Disaster Recovery with Retrospect Solo
There are two types of restore: individual files and full system. The latter is referred to as disaster recovery (or bare metal restore or BMR on Windows). Disaster recovery is an important part of any backup strategy. Let’s walk through how to recover on Windows and Mac.
You can go a number of routes with disaster recovery on Windows:
Disaster Recovery for Remote Employees
Retrospect Solo is an ideal solution for remote employees. If you have a installation of Retrospect Desktop, Single Server, or Multi Server, you can create a bootable environment on a USB key and send this to your remote employee. If you have dissimilar hardware restore enabled on your installation, this feature will pass on to the bootable environment as well. Your employee can use the USB key to boot into WinPE, rebuild their set, and restore their full environment. Windows system state and ASR are both backed up with Retrospect Solo, so their new system will be all set.
For more information about creating a bootable environment, see Retrospect for Windows documentation.
Disaster Recovery with Solo
Retrospect Solo does not support creating a bootable environment. It supports full system restore to an external hard drive, but our experiences have been that your mileage will vary with that approach. You can restore user documents and settings easily. However, if you need a Windows DR solution, we recommend Retrospect Desktop.
There are two paths for a complete restore on a Mac:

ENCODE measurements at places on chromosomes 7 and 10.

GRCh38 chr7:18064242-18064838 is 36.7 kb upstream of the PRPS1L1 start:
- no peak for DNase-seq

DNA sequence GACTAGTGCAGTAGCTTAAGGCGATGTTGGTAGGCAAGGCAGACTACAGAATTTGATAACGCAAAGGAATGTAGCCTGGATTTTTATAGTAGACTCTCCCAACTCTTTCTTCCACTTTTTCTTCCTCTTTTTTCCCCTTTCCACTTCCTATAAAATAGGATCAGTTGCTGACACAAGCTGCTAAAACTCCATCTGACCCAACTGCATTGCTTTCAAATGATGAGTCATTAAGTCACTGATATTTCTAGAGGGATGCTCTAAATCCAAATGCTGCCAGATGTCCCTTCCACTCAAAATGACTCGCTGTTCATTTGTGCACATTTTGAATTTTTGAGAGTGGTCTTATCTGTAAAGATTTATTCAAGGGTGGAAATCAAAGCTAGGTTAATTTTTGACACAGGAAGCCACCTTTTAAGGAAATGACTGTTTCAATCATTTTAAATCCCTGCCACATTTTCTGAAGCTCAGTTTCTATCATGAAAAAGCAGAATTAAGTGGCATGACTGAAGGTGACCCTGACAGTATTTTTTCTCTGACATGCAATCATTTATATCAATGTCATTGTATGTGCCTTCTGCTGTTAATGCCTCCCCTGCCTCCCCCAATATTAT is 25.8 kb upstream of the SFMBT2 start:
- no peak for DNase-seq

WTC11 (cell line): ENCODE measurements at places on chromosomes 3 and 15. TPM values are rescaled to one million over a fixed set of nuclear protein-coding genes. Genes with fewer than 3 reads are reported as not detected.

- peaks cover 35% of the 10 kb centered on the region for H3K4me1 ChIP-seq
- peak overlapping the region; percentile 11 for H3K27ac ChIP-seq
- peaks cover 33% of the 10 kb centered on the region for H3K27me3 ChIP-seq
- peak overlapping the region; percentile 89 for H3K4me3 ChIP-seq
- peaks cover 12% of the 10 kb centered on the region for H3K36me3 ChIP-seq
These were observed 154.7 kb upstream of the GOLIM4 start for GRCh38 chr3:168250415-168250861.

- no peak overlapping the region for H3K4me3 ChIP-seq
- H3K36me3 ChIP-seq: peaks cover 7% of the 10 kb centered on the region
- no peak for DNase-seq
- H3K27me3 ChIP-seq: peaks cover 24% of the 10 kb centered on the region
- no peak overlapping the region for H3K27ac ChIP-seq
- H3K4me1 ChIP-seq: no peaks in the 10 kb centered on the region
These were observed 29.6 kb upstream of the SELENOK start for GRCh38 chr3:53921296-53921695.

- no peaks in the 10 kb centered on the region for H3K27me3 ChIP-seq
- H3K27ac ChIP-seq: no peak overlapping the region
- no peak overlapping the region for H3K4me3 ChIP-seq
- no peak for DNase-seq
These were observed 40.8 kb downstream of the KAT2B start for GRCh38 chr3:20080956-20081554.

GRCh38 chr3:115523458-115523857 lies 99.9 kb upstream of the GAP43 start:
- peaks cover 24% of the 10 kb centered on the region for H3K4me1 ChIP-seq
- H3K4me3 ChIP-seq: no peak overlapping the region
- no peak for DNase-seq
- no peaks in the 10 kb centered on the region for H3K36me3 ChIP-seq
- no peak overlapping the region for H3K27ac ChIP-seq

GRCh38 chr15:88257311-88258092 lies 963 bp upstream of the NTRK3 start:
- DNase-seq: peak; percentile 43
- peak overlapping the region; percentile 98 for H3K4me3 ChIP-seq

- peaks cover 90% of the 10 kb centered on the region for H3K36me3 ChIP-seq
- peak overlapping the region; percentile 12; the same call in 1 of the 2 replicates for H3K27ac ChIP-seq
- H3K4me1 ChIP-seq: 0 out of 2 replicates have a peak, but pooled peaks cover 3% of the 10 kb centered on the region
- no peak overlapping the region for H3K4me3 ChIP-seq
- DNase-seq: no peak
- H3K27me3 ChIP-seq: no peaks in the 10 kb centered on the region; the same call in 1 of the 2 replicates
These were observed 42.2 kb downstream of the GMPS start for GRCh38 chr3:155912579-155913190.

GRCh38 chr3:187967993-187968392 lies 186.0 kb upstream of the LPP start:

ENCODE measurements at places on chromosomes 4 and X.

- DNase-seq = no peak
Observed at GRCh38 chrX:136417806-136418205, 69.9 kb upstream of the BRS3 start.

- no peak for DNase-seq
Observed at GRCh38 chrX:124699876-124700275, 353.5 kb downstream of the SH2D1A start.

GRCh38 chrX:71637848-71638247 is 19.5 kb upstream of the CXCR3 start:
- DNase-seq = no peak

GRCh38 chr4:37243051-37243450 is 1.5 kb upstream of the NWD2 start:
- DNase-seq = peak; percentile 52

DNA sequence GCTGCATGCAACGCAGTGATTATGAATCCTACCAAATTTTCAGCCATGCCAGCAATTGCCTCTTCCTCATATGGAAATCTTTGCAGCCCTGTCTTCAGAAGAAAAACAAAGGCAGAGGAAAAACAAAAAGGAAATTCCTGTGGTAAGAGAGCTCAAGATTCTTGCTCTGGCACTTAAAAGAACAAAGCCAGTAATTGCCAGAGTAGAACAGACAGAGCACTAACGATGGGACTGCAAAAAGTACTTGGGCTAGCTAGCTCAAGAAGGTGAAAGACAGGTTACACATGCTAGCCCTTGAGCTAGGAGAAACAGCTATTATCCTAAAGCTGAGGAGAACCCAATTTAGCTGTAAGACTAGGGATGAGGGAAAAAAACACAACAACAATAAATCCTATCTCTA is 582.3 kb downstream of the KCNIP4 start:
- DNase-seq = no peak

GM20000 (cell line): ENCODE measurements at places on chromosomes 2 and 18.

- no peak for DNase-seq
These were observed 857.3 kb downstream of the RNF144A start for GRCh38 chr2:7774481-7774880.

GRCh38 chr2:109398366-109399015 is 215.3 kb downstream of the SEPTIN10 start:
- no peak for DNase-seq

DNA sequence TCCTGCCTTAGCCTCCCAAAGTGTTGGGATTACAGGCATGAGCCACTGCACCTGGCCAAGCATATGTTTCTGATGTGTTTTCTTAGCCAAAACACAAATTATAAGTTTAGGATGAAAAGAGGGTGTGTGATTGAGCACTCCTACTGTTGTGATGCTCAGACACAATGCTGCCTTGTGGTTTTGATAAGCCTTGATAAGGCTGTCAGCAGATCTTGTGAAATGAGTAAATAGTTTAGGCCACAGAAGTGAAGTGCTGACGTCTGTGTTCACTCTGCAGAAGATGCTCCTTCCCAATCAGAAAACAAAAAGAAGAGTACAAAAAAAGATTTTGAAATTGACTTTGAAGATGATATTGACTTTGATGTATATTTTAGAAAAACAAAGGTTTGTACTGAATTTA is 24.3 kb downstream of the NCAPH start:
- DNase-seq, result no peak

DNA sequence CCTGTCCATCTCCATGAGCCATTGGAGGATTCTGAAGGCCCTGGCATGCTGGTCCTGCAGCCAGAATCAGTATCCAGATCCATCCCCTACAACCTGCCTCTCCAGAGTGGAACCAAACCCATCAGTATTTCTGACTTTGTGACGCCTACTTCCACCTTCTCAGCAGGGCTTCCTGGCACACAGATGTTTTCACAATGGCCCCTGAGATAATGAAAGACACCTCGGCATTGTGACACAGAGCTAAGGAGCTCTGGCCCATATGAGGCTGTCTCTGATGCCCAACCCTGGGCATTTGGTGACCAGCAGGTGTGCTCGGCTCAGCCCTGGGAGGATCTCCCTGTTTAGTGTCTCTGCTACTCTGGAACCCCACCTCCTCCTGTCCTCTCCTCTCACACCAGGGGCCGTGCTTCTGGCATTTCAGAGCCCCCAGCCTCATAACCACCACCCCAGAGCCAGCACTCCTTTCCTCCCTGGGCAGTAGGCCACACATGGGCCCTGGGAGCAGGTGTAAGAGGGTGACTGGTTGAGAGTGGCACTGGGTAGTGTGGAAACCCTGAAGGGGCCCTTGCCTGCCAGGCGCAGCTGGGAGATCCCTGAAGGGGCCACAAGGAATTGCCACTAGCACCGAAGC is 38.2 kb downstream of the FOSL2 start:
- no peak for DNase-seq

System Restore with Retrospect
You can do a full system restore with Retrospect. Selecting "Restore an entire source volume" in the Restore Assistant will restore a complete copy of the system to the destination hard drive. Generally, people buy a new hard drive, restore to it in an external case, and then swap it into their computer.
Be sure you have "Ignore Ownership Permissions" unchecked on the destination volume before you begin or the system won’t boot after the restore completes.
User Restore with Retrospect
Alternatively, you can set up a new macOS system using Apple’s installer and then restore your user’s folder with Retrospect. This approach works well if you feel like starting with a clean slate (and all of your files).
Set up an admin account.
Restore your user’s folder.
Open "System Preferences" and create a new user with the same name as your restored user’s folder.
Click "Use Existing Folder" for the dialog that comes up about a folder with that name already existing.
The computer will spend a few minutes restoring the correct permissions and then your user will be ready.
If you’re missing applications, then restore those as well to
/Applications. The application settings are stored in your user’s folder, so all of your settings should come back.
Last Update: March 6, 2018